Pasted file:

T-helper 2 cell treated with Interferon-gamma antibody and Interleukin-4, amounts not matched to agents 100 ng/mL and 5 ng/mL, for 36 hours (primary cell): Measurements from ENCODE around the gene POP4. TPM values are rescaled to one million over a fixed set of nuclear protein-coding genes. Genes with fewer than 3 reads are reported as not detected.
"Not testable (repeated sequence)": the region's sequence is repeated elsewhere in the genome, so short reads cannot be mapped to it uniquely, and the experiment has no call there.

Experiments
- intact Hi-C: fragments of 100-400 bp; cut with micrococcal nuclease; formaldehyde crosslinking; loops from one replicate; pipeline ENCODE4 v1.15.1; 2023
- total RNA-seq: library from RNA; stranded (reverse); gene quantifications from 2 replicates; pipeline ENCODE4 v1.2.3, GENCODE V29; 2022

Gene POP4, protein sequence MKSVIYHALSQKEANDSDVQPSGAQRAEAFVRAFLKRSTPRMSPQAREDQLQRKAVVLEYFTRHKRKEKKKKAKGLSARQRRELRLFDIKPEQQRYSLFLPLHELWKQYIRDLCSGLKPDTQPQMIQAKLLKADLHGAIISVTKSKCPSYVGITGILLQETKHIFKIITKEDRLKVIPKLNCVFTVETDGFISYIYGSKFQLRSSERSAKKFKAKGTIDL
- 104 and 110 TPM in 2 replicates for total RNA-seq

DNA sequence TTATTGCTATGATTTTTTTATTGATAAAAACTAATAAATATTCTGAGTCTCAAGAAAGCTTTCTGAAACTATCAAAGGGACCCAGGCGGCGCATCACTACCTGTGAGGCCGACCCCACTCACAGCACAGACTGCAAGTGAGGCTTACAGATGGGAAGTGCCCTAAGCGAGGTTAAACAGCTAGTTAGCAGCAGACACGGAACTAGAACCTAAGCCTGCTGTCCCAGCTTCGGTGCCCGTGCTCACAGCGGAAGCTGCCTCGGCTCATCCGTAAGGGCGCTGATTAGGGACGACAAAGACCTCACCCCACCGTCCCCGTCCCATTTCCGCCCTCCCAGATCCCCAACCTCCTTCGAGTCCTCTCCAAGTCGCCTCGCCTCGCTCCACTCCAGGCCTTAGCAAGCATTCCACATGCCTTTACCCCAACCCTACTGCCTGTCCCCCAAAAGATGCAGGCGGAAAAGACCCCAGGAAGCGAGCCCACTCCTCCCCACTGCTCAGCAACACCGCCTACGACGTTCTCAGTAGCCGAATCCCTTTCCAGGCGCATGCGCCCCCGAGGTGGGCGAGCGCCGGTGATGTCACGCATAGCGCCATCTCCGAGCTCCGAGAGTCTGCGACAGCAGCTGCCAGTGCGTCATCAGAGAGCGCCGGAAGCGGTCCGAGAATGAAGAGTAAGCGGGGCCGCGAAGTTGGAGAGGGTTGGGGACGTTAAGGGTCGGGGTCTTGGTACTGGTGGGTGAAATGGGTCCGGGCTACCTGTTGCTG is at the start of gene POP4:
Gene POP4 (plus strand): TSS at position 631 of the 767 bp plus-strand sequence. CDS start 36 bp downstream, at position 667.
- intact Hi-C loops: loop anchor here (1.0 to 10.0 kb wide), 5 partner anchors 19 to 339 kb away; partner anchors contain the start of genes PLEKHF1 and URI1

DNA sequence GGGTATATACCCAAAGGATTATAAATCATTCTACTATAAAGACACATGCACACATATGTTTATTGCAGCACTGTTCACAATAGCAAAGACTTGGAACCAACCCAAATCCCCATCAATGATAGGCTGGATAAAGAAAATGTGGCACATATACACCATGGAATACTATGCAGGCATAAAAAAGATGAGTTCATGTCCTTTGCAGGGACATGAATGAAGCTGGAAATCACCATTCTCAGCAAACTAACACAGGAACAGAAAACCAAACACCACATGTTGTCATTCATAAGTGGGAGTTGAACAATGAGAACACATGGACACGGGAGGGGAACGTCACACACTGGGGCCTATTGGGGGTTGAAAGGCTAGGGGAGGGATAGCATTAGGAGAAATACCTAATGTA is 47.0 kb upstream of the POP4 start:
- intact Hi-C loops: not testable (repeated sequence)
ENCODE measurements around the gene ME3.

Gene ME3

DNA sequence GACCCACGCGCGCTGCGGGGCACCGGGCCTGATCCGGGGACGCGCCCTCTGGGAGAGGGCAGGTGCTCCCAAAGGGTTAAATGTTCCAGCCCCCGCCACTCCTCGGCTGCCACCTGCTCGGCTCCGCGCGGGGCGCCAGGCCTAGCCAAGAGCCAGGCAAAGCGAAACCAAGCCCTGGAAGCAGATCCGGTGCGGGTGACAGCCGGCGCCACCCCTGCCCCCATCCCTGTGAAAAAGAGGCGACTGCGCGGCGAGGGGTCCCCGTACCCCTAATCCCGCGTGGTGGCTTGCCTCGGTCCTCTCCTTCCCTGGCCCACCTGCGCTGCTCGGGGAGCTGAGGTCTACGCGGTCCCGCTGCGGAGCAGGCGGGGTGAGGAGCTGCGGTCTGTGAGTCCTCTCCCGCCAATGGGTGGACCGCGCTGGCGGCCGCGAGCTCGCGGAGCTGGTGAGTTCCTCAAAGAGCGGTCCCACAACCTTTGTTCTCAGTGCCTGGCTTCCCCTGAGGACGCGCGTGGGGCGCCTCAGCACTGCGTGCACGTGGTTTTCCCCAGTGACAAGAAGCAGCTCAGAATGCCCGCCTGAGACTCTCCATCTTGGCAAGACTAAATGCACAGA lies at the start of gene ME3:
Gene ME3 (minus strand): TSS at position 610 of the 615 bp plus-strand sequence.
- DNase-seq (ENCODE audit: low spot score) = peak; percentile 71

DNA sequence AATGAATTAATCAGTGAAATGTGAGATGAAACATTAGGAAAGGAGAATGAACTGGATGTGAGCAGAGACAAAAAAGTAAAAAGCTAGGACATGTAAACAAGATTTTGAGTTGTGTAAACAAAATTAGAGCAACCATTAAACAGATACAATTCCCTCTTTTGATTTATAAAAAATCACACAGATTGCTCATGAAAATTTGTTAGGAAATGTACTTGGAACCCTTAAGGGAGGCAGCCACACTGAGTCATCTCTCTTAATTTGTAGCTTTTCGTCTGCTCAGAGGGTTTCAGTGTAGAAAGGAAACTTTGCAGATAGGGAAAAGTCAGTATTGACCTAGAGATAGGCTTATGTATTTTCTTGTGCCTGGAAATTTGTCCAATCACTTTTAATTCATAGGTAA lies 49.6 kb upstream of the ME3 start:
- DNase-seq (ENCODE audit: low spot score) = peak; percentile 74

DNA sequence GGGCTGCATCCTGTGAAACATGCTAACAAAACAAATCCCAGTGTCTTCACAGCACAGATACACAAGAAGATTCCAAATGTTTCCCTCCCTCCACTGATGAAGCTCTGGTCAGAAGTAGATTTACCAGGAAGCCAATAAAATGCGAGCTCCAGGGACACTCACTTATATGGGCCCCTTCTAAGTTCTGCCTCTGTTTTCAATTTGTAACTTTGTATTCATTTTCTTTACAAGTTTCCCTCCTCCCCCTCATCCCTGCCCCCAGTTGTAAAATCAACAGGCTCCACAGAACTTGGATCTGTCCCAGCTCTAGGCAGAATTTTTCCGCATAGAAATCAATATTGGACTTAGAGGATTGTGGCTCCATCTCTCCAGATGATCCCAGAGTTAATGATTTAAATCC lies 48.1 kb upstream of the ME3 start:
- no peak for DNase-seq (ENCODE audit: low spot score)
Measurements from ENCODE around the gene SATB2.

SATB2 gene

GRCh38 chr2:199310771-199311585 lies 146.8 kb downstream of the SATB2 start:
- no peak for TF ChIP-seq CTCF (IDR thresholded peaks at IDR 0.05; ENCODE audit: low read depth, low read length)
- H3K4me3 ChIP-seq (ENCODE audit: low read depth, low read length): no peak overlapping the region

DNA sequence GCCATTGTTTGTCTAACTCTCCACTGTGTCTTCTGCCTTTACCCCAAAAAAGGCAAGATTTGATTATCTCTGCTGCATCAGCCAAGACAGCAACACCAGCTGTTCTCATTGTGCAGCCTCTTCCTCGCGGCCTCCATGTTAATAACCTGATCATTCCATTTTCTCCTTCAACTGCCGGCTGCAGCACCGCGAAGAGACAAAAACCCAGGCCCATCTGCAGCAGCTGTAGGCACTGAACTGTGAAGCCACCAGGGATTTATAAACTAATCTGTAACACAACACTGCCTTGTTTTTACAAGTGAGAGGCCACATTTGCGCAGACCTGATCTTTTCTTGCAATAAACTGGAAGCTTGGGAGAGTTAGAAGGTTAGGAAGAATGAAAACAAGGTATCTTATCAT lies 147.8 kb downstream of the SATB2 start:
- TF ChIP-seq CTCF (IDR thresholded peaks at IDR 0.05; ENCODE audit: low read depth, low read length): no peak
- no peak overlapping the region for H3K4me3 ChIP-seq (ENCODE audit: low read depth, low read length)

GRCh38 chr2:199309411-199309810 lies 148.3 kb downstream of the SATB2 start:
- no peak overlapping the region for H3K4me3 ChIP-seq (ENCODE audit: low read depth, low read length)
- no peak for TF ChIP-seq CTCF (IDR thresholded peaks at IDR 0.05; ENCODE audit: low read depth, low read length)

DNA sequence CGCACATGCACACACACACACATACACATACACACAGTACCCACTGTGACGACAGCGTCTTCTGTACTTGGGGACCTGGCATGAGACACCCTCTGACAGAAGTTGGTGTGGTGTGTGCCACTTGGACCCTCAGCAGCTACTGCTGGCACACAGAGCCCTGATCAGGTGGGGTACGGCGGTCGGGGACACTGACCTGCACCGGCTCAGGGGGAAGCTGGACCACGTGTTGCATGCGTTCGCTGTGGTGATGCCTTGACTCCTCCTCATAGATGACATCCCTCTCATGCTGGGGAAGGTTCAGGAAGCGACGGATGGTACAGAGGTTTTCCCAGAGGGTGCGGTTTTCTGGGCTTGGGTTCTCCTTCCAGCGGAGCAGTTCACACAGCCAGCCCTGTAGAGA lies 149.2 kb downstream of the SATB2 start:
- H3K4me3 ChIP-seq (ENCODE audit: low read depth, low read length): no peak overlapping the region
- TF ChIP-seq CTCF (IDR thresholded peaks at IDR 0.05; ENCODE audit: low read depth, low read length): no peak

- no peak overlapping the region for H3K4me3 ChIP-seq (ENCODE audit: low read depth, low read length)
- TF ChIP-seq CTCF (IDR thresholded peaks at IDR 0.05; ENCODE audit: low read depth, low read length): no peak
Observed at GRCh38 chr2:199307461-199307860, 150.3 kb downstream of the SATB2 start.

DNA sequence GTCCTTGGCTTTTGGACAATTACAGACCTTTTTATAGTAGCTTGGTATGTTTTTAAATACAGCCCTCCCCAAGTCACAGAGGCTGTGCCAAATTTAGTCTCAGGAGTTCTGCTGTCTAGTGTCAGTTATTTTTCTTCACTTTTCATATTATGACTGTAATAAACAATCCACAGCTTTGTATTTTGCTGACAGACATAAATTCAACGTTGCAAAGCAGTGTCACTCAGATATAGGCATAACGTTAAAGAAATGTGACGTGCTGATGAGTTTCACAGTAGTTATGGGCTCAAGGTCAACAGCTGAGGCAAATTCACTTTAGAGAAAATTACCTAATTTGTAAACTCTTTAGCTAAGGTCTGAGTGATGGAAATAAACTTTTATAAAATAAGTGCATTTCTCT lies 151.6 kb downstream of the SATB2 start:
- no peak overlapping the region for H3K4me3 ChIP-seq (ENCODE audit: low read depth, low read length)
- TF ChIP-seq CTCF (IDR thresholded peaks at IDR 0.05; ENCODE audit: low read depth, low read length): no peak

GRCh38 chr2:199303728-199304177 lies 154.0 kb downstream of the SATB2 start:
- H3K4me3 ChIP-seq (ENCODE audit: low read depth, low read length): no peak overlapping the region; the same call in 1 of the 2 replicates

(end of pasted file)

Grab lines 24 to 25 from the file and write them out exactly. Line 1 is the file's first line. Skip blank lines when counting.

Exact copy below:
GRCh38 chr2:199310771-199311585 lies 146.8 kb downstream of the SATB2 start:
- no peak for TF ChIP-seq CTCF (IDR thresholded peaks at IDR 0.05; ENCODE audit: low read depth, low read length)